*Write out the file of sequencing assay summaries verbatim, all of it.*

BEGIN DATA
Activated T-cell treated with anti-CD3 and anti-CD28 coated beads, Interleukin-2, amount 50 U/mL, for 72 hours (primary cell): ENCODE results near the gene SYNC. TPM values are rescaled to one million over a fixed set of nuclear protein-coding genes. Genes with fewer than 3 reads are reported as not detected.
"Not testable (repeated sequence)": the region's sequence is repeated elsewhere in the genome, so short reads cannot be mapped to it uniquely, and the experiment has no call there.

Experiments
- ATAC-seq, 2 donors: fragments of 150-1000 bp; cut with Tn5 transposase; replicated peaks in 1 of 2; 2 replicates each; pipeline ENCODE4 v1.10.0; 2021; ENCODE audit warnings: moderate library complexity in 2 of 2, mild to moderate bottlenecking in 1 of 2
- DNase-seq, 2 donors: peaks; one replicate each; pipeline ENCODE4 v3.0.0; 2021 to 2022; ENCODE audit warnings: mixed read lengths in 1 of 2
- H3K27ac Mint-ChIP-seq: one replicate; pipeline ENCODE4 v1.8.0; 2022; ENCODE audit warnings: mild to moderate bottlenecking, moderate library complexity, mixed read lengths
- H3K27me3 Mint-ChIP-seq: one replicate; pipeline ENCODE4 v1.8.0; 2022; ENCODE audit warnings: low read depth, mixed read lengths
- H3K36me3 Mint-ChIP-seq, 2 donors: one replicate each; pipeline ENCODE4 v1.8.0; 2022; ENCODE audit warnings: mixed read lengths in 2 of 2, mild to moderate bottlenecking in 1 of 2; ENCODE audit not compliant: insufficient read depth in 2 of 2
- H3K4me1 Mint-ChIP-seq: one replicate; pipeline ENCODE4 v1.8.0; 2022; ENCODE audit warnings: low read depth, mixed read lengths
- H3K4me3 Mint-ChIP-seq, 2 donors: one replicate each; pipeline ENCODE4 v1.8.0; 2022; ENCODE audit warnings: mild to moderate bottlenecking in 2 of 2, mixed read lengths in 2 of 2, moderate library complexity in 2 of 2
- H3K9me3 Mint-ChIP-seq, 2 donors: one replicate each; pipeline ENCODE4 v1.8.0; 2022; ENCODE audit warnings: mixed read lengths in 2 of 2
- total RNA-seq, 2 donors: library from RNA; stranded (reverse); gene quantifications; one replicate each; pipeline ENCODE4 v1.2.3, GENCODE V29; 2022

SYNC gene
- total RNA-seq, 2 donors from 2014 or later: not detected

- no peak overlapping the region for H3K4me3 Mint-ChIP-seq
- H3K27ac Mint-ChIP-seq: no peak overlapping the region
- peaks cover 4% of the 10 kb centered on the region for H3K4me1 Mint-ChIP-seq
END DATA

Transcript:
Activated T-cell treated with anti-CD3 and anti-CD28 coated beads, Interleukin-2, amount 50 U/mL, for 72 hours (primary cell): ENCODE results near the gene SYNC. TPM values are rescaled to one million over a fixed set of nuclear protein-coding genes. Genes with fewer than 3 reads are reported as not detected.
"Not testable (repeated sequence)": the region's sequence is repeated elsewhere in the genome, so short reads cannot be mapped to it uniquely, and the experiment has no call there.

Experiments
- ATAC-seq, 2 donors: fragments of 150-1000 bp; cut with Tn5 transposase; replicated peaks in 1 of 2; 2 replicates each; pipeline ENCODE4 v1.10.0; 2021; ENCODE audit warnings: moderate library complexity in 2 of 2, mild to moderate bottlenecking in 1 of 2
- DNase-seq, 2 donors: peaks; one replicate each; pipeline ENCODE4 v3.0.0; 2021 to 2022; ENCODE audit warnings: mixed read lengths in 1 of 2
- H3K27ac Mint-ChIP-seq: one replicate; pipeline ENCODE4 v1.8.0; 2022; ENCODE audit warnings: mild to moderate bottlenecking, moderate library complexity, mixed read lengths
- H3K27me3 Mint-ChIP-seq: one replicate; pipeline ENCODE4 v1.8.0; 2022; ENCODE audit warnings: low read depth, mixed read lengths
- H3K36me3 Mint-ChIP-seq, 2 donors: one replicate each; pipeline ENCODE4 v1.8.0; 2022; ENCODE audit warnings: mixed read lengths in 2 of 2, mild to moderate bottlenecking in 1 of 2; ENCODE audit not compliant: insufficient read depth in 2 of 2
- H3K4me1 Mint-ChIP-seq: one replicate; pipeline ENCODE4 v1.8.0; 2022; ENCODE audit warnings: low read depth, mixed read lengths
- H3K4me3 Mint-ChIP-seq, 2 donors: one replicate each; pipeline ENCODE4 v1.8.0; 2022; ENCODE audit warnings: mild to moderate bottlenecking in 2 of 2, mixed read lengths in 2 of 2, moderate library complexity in 2 of 2
- H3K9me3 Mint-ChIP-seq, 2 donors: one replicate each; pipeline ENCODE4 v1.8.0; 2022; ENCODE audit warnings: mixed read lengths in 2 of 2
- total RNA-seq, 2 donors: library from RNA; stranded (reverse); gene quantifications; one replicate each; pipeline ENCODE4 v1.2.3, GENCODE V29; 2022

SYNC gene
- total RNA-seq, 2 donors from 2014 or later: not detected

- no peak overlapping the region for H3K4me3 Mint-ChIP-seq
- H3K27ac Mint-ChIP-seq: no peak overlapping the region
- peaks cover 4% of the 10 kb centered on the region for H3K4me1 Mint-ChIP-seq